Wednesday, March 31, 2010

Pruning the olive trees, 2010.

2009/2010 was a horrible winter here in Provence. Long, dull, exceptionally cold and rainy. The light, sunny days were very few and everyone seemed to be in low spirits.

It wasn't till the end of March that we started to see a bit more light and even then it was far from warm. We started to prune the oliviers round here on the 29th of March.

My neighbours were busy from morning till night with hundreds of mature olive trees that needed detailed attention.

My own oliviers are a mix of trees which emerged slowly from the ruins of trees killed by the long hard frost in 1956, and new young trees I planted in 2006. The younger and older trees need to be pruned differently. For the more established, taller trees I cut away suckers from aournd the roots to favour the three or four main charpentes and then used secateurs to remove branches growing into 'the middle' of each tree. Thinning and opening the olivier out in this way lets the sun in and olive trees love the sun. I also removed the few small branches with diseased leaves on them and little dry twigs that were dead.

For the younger, smaller trees, the first thing to do was to stand back and look at each one. Then you circle it; again, just looking. Once you've taken in the shape and balance of the tree you look into the middle and remove any superfluous charpentes, cutting at the centre where the branch begins. You should leave three or four charpentes. These will forever form the tree's basic framework. You then remove any branches which are trailing on or too near the ground and branches which cross others within the tree's centre.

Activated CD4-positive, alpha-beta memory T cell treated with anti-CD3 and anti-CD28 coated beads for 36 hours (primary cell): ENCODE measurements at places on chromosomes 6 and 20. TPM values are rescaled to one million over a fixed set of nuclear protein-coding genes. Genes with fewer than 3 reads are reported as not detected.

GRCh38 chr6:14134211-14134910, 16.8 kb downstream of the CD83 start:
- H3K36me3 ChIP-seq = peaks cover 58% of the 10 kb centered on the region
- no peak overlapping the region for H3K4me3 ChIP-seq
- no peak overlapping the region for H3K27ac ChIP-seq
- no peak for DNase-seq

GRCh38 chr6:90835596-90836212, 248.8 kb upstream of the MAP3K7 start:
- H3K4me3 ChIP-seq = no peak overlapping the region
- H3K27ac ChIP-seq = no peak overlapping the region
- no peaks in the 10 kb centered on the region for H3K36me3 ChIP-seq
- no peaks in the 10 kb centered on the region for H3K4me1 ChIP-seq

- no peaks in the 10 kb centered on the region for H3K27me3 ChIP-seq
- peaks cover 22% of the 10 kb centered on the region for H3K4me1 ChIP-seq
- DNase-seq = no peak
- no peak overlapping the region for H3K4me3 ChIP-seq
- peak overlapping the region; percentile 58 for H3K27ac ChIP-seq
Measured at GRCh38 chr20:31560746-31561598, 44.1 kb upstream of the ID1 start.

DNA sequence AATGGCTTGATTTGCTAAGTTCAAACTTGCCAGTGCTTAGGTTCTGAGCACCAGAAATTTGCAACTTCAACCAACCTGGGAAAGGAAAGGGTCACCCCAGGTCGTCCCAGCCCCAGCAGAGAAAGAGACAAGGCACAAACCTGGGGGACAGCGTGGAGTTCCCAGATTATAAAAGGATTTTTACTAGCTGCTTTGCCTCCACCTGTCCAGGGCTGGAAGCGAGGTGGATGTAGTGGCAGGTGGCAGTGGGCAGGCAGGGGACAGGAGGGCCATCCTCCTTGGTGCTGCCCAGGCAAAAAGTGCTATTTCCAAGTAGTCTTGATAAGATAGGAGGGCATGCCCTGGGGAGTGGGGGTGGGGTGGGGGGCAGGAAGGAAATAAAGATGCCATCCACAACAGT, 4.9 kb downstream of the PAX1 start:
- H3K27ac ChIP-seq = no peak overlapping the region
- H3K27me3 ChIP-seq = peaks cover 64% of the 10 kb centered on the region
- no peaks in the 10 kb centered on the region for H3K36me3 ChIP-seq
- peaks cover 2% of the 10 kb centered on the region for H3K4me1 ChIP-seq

Grass and weeds need to be cleared away from around the base of each olivier. The space cleared can be as wide or a little wider than a young tree. I'll put a mix of horse manure and straw down soon. This comes from a friend of a friend who keeps horses. It is entirely natural, without the weird industrial chemicals that go into commercial fertilisers. The horses graze on healthy, untreated grass in a rural area without crops nearby - no chemicals are sprayed around them. The animals aren't treated with anti-biotics. I don't treat the trees either so the olives and the eventual olive oil are pure and simple - non-traitéé.

The other task is to gather up all the pruned twigs and branches and burn them. That needs caution in this forested area. The pompiers quite rightly enforce the periods when you can't burn anything in the open.

And after that the trees need 40 litres of water each, twice monthly. That's usually provided by a mix of me dragging the extended hose up to the trees and the spectacular summer thunderstorms which often save me the hassle.


  1. Do you have an estimate as to when to pick the olives this year?

    I come from England to do this great task and am wondering about the best weekend to book my trip this year, given the cold, late spring.


  2. I, of course, a newcomer to this blog, but the author does not agree